This paper comes under the heading of “early days, but possibly of great interest”. It demonstrates room-temperature synthesis of ammonia from nitrogen gas using a samarium/molybdenum system, and chemists of all sorts will sit up and that news and say “Hold it. Ammonia is the Haber-Bosch process, isn’t it?”
That it is. And that’s a reaction that keeps over half the human race alive, through its use in fertilizer production. This is a prime example of one of the absolute foundation stones of modern existence that most people are completely unaware of. All over the world, there are huge reactors running at high pressures and temperatures, full of carefully-worked-out iron-based catalysts, that are pulling nitrogen and hydrogen in and pushing ammonia out at a rate (worldwide) of nearly 300 tons per minute. Until Haber worked out that reaction (and Bosch improved it for industrial scale), the only creatures on Earth that could do that were certain types of bacteria. In 1909, we became the second. Note that those bacteria are also (and still) keeping large swathes of the human race alive, since they’re the nitrogen-fixers found around the roots of legumes. And if either of these things stopped working, the bacteria or our industrial ammonia plants, we’d be looking at mass famines within months with effects on the human population not seen since the Black Death. Both going down at once would have a decent shot at collapsing our civilization.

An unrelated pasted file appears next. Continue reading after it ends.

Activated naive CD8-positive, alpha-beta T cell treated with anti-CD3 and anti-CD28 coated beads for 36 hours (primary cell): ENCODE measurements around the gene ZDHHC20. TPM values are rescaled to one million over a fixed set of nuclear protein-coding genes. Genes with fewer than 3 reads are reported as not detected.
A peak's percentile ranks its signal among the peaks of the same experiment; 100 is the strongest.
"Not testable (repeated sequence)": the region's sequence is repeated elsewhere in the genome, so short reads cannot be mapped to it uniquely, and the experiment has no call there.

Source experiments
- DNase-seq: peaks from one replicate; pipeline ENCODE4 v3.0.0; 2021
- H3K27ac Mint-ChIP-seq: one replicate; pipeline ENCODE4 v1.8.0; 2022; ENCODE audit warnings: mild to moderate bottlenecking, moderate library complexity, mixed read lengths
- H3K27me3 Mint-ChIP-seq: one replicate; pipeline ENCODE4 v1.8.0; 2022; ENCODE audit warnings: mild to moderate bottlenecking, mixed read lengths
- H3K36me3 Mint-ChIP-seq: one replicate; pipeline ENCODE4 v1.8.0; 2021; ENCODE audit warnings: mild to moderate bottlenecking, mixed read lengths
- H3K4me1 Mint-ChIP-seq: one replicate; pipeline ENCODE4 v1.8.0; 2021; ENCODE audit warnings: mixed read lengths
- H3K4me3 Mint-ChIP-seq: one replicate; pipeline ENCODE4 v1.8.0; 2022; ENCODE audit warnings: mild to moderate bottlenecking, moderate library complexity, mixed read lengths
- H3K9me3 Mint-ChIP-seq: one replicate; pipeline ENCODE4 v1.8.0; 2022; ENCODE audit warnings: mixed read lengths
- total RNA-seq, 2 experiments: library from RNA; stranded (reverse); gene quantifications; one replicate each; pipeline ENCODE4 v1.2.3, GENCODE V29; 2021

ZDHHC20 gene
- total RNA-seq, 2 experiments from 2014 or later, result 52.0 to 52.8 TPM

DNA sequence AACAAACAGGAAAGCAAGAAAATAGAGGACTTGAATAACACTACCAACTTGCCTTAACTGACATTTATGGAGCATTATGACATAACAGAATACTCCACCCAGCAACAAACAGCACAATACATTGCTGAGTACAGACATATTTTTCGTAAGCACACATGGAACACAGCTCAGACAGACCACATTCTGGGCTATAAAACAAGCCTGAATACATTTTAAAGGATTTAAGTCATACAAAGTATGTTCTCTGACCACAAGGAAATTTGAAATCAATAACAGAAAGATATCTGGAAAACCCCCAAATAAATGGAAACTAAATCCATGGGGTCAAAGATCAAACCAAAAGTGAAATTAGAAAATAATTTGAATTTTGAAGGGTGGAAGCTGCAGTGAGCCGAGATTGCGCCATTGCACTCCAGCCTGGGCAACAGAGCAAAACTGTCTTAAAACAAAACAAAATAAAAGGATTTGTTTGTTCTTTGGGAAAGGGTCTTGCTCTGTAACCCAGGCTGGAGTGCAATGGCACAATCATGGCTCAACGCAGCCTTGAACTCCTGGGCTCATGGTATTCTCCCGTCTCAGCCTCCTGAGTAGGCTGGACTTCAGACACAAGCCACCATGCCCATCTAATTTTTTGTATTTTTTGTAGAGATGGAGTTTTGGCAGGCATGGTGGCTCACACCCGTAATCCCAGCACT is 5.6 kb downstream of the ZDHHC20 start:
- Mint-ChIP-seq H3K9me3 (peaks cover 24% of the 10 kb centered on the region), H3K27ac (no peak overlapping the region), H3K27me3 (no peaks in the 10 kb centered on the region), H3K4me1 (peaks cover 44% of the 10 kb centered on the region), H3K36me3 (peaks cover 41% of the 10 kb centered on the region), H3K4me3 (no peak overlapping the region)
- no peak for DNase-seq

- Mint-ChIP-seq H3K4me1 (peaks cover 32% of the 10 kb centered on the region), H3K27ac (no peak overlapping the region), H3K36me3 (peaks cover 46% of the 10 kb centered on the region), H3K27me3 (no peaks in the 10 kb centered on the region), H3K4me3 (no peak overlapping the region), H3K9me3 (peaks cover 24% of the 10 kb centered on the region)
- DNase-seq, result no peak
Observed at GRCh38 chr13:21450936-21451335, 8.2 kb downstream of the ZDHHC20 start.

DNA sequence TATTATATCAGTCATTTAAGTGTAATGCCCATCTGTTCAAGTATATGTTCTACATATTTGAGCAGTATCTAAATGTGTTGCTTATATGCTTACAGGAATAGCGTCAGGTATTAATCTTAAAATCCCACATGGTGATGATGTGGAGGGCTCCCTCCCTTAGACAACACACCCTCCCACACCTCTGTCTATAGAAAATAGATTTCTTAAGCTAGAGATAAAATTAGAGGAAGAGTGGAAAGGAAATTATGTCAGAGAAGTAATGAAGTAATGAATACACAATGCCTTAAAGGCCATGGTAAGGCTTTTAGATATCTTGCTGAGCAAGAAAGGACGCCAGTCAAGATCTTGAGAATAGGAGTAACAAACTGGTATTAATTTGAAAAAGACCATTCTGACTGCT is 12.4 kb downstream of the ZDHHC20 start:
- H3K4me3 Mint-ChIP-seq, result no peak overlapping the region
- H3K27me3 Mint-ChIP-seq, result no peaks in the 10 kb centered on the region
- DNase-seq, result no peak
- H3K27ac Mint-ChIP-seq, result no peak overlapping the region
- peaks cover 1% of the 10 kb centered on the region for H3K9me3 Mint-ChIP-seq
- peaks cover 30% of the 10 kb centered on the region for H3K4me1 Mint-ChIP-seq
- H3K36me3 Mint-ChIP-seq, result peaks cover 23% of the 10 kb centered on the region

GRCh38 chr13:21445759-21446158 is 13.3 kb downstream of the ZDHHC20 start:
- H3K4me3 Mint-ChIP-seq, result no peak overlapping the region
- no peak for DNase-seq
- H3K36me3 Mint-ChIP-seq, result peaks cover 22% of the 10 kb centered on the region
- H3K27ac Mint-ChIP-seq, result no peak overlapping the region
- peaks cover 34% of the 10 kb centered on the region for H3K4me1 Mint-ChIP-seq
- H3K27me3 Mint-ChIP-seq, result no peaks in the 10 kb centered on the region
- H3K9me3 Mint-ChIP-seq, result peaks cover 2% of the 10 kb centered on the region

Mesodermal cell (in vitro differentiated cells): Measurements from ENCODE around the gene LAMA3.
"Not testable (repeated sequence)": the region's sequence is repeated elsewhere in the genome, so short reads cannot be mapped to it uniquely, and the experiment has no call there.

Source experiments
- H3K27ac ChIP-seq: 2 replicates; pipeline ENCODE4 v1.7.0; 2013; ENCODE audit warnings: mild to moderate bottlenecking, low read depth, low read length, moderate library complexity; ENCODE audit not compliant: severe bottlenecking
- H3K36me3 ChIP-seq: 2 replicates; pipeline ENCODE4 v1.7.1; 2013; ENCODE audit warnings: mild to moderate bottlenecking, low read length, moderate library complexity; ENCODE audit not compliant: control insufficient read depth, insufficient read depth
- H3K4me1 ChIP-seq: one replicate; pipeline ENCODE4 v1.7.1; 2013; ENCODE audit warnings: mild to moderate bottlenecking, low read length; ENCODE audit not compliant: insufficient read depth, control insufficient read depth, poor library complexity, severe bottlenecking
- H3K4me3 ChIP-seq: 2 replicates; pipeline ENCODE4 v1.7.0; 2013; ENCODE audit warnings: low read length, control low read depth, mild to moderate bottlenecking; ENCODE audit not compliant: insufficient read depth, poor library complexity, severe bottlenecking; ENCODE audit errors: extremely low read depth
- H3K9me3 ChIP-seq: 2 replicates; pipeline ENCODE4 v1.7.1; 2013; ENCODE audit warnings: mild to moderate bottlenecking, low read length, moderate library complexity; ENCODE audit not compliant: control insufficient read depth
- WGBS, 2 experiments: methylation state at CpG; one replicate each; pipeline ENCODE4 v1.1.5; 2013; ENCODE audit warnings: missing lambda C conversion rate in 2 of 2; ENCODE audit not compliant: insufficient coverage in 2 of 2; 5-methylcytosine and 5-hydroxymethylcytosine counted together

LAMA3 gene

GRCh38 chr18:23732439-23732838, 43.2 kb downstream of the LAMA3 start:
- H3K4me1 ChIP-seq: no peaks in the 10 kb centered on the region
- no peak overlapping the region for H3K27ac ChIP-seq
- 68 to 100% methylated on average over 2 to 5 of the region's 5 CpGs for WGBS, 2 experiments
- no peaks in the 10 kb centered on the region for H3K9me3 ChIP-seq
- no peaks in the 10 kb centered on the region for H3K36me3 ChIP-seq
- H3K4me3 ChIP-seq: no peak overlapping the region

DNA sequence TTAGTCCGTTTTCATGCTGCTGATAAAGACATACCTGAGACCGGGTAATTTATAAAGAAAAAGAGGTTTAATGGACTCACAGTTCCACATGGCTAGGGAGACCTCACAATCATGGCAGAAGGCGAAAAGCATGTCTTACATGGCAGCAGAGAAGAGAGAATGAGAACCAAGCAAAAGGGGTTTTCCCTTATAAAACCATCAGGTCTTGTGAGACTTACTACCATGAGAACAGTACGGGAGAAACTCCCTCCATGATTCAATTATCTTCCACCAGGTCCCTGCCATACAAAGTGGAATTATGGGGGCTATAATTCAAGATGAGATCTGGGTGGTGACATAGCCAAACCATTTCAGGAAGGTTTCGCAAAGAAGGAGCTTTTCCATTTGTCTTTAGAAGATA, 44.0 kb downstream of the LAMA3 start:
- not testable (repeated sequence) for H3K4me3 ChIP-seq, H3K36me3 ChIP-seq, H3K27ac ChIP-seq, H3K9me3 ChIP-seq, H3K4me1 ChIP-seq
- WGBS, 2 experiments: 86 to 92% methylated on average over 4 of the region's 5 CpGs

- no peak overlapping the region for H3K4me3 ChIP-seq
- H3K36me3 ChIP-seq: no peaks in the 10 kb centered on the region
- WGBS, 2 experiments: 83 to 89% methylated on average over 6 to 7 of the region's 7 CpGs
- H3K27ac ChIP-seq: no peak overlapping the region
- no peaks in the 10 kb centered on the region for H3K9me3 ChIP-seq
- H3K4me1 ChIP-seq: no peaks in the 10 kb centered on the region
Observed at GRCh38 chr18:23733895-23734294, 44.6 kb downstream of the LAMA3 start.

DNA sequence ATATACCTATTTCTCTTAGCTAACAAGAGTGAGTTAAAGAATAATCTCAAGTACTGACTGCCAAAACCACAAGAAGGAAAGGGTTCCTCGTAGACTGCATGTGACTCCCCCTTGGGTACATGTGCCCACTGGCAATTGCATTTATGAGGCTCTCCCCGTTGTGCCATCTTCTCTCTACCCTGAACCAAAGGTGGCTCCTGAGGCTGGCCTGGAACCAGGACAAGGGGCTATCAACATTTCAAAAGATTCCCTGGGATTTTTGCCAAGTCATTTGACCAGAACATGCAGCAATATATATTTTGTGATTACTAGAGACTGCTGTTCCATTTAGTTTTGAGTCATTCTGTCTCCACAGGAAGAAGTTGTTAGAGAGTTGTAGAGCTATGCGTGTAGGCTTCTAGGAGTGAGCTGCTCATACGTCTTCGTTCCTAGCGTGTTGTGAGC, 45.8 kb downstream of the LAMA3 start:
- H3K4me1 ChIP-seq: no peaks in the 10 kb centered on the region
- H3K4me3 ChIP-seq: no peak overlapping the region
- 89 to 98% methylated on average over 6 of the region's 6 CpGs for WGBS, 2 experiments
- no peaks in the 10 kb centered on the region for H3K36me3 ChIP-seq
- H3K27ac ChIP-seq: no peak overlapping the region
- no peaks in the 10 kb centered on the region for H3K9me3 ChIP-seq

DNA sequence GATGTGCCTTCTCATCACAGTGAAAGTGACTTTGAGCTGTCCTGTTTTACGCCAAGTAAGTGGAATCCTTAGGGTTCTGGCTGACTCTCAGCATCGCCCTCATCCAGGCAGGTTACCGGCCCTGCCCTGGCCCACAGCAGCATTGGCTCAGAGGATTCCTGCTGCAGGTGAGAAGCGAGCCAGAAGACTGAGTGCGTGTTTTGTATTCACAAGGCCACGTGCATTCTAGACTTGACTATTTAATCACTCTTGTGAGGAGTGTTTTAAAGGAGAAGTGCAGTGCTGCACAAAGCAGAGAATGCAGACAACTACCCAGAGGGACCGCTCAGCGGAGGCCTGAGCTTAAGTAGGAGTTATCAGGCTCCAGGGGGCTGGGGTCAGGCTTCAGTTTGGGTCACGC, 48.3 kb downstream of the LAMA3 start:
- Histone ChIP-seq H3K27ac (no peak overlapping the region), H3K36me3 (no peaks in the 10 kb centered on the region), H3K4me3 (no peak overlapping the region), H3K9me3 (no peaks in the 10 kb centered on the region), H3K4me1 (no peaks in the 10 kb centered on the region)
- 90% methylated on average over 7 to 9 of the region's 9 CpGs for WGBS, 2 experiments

The Haber process has a reputation of being pretty severe, what with those temperatures (>400 C) and pressures (around 400 atmospheres), but as this commentary on the new paper makes clear, it’s really a pretty good setup. Thermodynamically, it makes very efficient use of its energy input and wastes very little on side processes. The problem is the size of those inputs: running a Haber-Bosch plant is an energy-intensive undertaking, and it’s even more so when you consider the energy that has to go into making the hydrogen starting material as well. A new catalytic route that lowered the energy barriers involved would be very desirable from a power-consumption and carbon-emissions view.
This new reaction doesn’t use hydrogen gas at all – rather, the H atoms in the ammonia product come from water, with the samarium iodide allowing it to serve as such a source. Under normal conditions that’s not such an easy reaction – about 111 kcal/mole for O-H dissociation in bulk water – but in hydrated samarium iodide the O-H bond strength is knocked down to 26 kcal/mole. It also looks like other OH-containing molecules (such as ethylene glycol) can also serve. So the samarium end of the reaction furnishes the hydrogen, and the molybdenum end activates the nitrogen (indeed, it’s an important element in the bacterial nitrogenase enzymes as well). The reaction turns over at greater than 100x per minute, which may not sound too impressive compared to an enzymatic process, but that actually approaches the ammonia production of nitrogenase, because it’s obviously not an easy reaction under any conditions.